In the previous posts in this series I've suggested that the first stage of lectio divina, reading the text, needs to be a very active process, ideally starting by puzzling out the Latin of the text. In this post I want to say a little more about what the reading stage can usefully involve, including a look at processes such as listening to it and memorization.
Reading can mean hearing
The techniques of lectio divina originally grew out of an oral culture.
Books were enormously expensive, something to be shared amongst several people, and literacy was often in short supply. Accordingly, as the fourteenth century Cloud of Unknowing puts it:
“All is one in manner, reading and hearing: clerks reading on books, and lewd men reading on clerks when they hear them preach the word of God.”
Moreover, even when people were literate, they remained immersed in a culture that was primarily oral. St Benedict in his Rule, for example, prescribes 2-3 hours a day of individual sacred 'reading'. But he also prescribed reading out loud at meals and in the evening before Compline. And all on top of the several hours in choir for Mass and Divine Office.
Accordingly, after you have read the text through once for yourself, try listening to it read aloud if you can. You can find recordings of the vulgate (albeit not in an ecclesial Latin accent) here.
Reading meant memorization
A lot of guides to lectio divina stress the importance of trying to memorise the text under consideration. The consequence of the oral culture of an earlier era is that memorization of texts was the norm. Books were laid out in a way to aid memorization, and a large part of the aim of set times for lectio divina was to supply the person with a text to chew over during the rest of the day - one of the images used are of a cow chewing her cud.
I do think that is worth trying if you can, but, alas, most of us simply don't have the prodigiously well-trained memories that an oral culture relied on. Accordingly, I think we need to adapt our efforts to our times.
Fortunately for us though, today text is easily accessible and portable: forget your text for the day and you can look it up on your ipad or, if you are old-fashioned, your pocket sized gospel book.
The other key consequence of the oral culture of St Benedict's era was that a monk of likely had a large store of Scripture already memorized, so when he focused on the text of the day, he was able to draw on many other texts that were related to it.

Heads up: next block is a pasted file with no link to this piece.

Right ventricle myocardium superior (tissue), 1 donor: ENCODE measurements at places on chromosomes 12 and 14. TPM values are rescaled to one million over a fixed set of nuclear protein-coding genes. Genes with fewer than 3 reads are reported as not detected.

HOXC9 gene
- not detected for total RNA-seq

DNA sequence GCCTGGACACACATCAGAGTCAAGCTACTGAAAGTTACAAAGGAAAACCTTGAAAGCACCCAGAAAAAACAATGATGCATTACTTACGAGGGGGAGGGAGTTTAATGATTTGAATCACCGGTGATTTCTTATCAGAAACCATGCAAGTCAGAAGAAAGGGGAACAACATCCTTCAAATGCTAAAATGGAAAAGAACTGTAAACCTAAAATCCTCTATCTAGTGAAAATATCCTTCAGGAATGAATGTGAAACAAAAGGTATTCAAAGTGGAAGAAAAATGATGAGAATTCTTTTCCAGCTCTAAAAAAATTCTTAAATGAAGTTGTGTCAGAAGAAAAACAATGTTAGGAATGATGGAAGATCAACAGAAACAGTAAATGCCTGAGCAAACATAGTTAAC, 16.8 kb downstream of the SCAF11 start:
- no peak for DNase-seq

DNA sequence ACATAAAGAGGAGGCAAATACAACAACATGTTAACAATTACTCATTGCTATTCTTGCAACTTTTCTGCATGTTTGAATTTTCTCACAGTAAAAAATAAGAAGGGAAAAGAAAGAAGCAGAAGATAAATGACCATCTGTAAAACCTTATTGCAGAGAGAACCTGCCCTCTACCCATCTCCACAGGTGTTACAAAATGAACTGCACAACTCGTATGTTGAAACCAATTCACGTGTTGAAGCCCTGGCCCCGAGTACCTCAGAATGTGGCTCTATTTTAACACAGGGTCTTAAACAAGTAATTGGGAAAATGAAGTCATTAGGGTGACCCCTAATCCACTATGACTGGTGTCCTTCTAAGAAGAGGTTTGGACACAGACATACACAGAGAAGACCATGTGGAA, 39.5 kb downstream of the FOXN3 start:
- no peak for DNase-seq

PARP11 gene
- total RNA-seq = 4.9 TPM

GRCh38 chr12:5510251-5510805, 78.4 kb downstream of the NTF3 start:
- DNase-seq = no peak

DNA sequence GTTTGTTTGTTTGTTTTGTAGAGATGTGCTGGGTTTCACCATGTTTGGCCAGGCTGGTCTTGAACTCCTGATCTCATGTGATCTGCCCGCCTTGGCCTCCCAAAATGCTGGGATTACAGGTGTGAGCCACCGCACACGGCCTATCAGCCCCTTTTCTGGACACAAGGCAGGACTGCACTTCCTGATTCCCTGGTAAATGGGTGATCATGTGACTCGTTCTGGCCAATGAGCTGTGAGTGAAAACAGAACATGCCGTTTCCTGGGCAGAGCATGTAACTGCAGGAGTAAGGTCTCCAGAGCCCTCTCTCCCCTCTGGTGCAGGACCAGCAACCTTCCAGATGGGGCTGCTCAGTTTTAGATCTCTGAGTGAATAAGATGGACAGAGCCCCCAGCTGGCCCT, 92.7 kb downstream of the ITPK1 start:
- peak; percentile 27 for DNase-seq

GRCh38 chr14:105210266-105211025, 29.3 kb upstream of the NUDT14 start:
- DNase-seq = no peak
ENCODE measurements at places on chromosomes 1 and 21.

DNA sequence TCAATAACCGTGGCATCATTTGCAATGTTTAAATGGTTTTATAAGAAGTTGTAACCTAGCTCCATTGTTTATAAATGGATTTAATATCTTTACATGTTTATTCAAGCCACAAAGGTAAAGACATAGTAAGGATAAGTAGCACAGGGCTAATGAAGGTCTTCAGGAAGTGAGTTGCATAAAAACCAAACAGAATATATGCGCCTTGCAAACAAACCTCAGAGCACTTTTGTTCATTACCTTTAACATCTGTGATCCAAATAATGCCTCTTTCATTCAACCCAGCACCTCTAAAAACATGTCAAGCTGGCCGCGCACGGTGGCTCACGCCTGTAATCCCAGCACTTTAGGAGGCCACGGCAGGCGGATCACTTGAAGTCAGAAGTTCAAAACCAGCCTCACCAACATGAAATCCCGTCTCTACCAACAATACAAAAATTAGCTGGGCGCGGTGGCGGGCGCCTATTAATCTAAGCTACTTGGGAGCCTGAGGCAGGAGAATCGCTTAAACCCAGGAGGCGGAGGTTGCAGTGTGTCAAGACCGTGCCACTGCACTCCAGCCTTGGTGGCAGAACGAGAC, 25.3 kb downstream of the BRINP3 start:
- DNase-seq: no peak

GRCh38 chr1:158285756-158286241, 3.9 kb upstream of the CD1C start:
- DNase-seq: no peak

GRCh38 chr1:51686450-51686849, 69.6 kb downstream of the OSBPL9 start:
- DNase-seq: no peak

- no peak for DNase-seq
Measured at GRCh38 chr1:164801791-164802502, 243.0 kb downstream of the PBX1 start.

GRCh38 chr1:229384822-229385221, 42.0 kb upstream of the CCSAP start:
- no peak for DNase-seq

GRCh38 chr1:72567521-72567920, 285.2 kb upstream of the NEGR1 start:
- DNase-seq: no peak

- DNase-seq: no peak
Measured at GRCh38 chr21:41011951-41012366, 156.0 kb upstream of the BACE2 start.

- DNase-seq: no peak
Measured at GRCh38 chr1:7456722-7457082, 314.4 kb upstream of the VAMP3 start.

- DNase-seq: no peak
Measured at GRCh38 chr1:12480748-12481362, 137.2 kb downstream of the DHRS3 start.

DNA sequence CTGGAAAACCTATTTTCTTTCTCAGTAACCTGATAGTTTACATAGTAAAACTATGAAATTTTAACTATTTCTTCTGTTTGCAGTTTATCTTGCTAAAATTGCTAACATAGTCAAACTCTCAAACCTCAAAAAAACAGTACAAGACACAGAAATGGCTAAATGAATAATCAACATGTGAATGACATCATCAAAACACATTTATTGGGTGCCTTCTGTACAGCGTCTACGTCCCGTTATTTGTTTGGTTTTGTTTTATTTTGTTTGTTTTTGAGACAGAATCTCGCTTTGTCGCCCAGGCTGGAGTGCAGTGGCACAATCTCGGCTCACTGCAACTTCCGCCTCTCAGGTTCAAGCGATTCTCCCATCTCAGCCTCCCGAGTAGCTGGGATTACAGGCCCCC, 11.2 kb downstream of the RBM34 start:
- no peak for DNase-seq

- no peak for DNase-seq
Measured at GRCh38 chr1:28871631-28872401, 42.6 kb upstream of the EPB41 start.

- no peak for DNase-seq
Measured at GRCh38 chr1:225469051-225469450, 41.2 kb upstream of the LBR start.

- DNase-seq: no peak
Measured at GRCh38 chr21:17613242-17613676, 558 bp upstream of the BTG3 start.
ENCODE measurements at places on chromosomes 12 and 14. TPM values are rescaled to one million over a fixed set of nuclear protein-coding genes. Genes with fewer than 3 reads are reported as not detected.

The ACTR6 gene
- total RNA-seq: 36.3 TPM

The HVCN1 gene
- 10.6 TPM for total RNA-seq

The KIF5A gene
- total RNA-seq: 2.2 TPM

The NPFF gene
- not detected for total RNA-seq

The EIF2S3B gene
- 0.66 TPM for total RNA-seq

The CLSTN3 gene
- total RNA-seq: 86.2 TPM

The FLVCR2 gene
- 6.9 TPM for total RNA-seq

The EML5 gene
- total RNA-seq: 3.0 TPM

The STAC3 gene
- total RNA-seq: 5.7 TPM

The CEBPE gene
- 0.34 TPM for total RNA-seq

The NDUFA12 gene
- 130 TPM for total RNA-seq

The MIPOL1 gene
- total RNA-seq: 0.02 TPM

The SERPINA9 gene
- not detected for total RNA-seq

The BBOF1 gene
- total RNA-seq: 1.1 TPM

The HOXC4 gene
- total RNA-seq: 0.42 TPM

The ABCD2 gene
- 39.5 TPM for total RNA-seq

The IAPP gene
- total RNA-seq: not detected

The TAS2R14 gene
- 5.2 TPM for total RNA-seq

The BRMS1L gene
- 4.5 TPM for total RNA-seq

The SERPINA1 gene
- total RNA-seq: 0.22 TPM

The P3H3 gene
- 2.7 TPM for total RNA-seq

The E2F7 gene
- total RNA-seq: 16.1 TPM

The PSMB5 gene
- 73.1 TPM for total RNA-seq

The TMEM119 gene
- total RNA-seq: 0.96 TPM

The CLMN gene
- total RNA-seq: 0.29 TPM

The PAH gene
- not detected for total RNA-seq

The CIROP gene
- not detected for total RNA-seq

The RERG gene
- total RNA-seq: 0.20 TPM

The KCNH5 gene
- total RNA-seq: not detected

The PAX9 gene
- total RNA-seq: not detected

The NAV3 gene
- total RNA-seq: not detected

If he was reading the New Testament, for example, the reader would recognise the citations from the psalms, and if he was reading the psalms he would recognise how a particular line was interpreted by the Gospels.
Our lack of a developed memory, not to mention the general lack of familiarity with the Scriptures of most Catholics in our time, make it a lot harder for us to this: if Christ appear to us, as he did to that group of travellers on the road to Emmaus, or to the group of assembled apostles (Luke 24), and explained all of the references to him in the Old Testament, would we recognise the texts he would cite from the law, the prophets and the psalms as readily as those first hearers did? Most of us, I think, would struggle.
Similarly, when related texts are placed before us, for example in the Divine Office, will we automatically realise the connections? I think the answer is generally not, but again we can use tools such as books or online lists of cross-references to Scripture to compensate for our lack of memory.
A nice example of these sort of subtle connections relates to Monday at Lauds in the Benedictine form of the Divine Office. St Benedict assigns two variable psalms to the hour, Psalms 5 and 35. He may have inherited Psalm 5 from the older Roman Office of his time, but why Psalm 35? One possibility is that he is implicitly pointing us to St Paul's interpretation of the two psalms which he links together in Romans 3:
"Of what use is it, then, to be a Jew?... Well then, has either side the advantage? In no way. Jews and Gentiles, as we have before alleged, are alike convicted of sin.10 Thus, it is written, There is not an innocent man among them, no, not one. 11 There is nobody who reflects, and searches for God; 12 all alike are on the wrong course, all are wasted lives; not one of them acts honourably, no, not one. 13 Their mouths are gaping tombs, they use their tongues to flatter. Under their lips the venom of asps is hidden.[Ps 5] 14 Their talk overflows with curses and calumny.15 They run hot-foot to shed blood; 16 havoc and ruin follow in their path;17 the way of peace is unknown to them. 18 They do not keep the fear of God before their eyes.[Ps 35] 19 So the law says, and we know that the words of the law are meant for the law’s own subjects; it is determined that no one shall have anything to say for himself, that the whole world shall own itself liable to God’s judgements. 20 No human creature can become acceptable in his sight by observing the law; what the law does is to give us the full consciousness of sin."
This passage also, of course, draws on several others psalms, including Psalms 49, 9 and 138. It is an important reminder that the New Testament interprets the Old, and the Old needs to be read in the light of the New. It should also remind us that the New Testament cannot be properly understood in isolation, but depends on the foreshadowing and preparation of the events and teaching set out in the Old. Our reading must encompass this.
And for the next part of the series, continue on here.